Monday, December 9, 2019

Better than sport? The tricky business of valuing Australia’s arts and culture

Understanding, assessing and communicating the broad value of arts and culture is a major and ongoing task. There has been an immense amount of work already carried out. The challenge is to understand some of the pitfalls of research and the methods that underpin it. Research and evaluation is invaluable for all organisations but it is particularly important for Government. The experience of researching arts and culture in Government is of much broader relevance, as the arts and culture sector navigates the tricky task of building a comprehensive understanding in each locality of the broader benefits of arts and culture. The latest Arts restructure makes this even more urgent.

I have spent the bulk of my working life – and most of my non-working life, as well – in various parts of the arts and culture sector. Even when I worked in Government I was mostly in the section of it responsible for arts and culture. In that time, across all those areas, it became absolutely clear how critical research, evaluation and measurement is to understanding what the arts and culture sector does and what works best.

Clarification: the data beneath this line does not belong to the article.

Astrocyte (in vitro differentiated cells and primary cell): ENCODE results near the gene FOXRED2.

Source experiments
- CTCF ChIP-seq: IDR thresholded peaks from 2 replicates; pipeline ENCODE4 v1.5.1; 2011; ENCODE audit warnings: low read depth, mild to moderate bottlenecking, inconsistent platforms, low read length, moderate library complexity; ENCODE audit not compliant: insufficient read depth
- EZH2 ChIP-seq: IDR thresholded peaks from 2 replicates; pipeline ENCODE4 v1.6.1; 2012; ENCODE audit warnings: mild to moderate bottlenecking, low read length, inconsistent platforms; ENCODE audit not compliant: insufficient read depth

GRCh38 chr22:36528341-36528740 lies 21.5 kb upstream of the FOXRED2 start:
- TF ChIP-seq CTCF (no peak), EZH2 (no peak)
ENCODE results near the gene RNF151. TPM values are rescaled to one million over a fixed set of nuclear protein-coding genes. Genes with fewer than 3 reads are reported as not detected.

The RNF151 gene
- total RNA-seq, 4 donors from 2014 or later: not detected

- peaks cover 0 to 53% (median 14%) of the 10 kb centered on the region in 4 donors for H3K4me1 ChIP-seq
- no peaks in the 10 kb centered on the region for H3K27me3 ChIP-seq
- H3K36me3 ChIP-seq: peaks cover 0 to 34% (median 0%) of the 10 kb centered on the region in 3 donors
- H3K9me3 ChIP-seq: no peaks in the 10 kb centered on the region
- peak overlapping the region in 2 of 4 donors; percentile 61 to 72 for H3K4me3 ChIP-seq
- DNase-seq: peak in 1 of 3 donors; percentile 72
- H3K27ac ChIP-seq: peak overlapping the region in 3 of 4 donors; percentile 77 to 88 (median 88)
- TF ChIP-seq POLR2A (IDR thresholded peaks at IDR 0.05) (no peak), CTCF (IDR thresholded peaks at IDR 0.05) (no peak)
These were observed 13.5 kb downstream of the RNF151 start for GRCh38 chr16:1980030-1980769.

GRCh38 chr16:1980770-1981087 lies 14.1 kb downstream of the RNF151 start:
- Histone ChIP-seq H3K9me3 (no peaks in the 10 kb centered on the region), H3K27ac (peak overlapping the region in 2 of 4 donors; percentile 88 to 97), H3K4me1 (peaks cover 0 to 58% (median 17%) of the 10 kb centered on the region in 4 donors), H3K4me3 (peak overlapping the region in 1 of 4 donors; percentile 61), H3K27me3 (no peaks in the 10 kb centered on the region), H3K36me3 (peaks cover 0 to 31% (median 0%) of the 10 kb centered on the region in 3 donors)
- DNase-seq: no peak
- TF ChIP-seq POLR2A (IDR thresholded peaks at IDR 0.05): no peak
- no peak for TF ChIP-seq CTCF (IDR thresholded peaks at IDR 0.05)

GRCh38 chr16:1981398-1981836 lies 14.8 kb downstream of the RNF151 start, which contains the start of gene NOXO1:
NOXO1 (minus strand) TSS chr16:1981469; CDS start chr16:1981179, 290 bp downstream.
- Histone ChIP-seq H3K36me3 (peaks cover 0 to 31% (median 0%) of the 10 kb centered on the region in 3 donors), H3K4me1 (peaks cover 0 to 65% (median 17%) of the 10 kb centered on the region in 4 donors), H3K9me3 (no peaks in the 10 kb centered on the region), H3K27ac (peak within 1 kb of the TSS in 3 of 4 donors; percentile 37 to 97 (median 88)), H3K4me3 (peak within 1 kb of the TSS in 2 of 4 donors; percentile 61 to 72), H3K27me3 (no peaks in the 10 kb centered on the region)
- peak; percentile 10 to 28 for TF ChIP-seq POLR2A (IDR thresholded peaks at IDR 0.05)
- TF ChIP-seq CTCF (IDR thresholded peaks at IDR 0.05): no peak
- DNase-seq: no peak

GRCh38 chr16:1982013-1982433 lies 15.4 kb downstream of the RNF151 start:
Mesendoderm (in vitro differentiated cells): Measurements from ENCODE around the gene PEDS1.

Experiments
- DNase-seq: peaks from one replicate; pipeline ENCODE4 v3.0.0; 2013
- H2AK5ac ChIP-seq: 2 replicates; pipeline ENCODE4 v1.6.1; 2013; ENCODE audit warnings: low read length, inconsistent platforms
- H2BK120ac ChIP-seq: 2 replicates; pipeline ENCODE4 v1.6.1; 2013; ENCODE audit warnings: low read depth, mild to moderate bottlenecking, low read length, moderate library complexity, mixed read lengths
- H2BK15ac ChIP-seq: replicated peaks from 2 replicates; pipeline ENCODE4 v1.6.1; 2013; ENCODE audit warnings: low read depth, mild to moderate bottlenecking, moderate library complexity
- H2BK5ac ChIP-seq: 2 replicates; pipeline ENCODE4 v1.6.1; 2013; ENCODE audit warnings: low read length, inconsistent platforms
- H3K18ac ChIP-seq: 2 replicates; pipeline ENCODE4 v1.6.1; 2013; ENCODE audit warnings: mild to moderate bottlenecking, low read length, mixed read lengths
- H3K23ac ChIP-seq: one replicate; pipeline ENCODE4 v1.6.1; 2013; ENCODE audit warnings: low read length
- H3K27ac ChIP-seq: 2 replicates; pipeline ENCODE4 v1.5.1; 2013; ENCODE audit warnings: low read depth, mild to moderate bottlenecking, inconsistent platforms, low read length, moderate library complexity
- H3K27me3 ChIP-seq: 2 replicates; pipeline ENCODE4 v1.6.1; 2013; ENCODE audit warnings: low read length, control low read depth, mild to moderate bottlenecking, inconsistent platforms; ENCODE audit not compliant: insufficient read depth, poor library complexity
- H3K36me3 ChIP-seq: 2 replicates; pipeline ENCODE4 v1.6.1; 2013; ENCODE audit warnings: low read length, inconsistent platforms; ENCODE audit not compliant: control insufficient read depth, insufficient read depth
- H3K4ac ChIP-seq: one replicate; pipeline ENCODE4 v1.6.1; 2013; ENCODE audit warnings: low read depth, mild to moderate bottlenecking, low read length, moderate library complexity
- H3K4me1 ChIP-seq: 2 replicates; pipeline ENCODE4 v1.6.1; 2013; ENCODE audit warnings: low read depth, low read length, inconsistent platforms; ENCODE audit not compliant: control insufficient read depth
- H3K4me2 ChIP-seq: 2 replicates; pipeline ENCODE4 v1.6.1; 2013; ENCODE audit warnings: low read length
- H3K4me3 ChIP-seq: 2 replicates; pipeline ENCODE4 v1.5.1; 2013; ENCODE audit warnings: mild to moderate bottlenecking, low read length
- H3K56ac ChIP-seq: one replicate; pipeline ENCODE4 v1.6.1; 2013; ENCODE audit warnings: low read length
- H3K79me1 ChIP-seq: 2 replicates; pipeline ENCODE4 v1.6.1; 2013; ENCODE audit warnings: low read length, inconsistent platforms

Research and evaluation - drawing class outside Mary Quant exhibition, Victoria and Albert Museum, London, 2019

In July 2016 I listened with great attention to the outline by Professor Geoffrey Crossick of the massive Cultural Value project of the UK Arts and Humanities Research Council, summed up in its major report, ‘Understanding the Value of Arts and Culture’. Following this, in July 2017 I was closely involved in organising the Arts Value Forum, a major event in Canberra which looked at valuing arts and culture. This was presented by independent ACT arts advocacy body, the Childers Group, in conjunction with the Cultural Facilities Corporation of the ACT Government.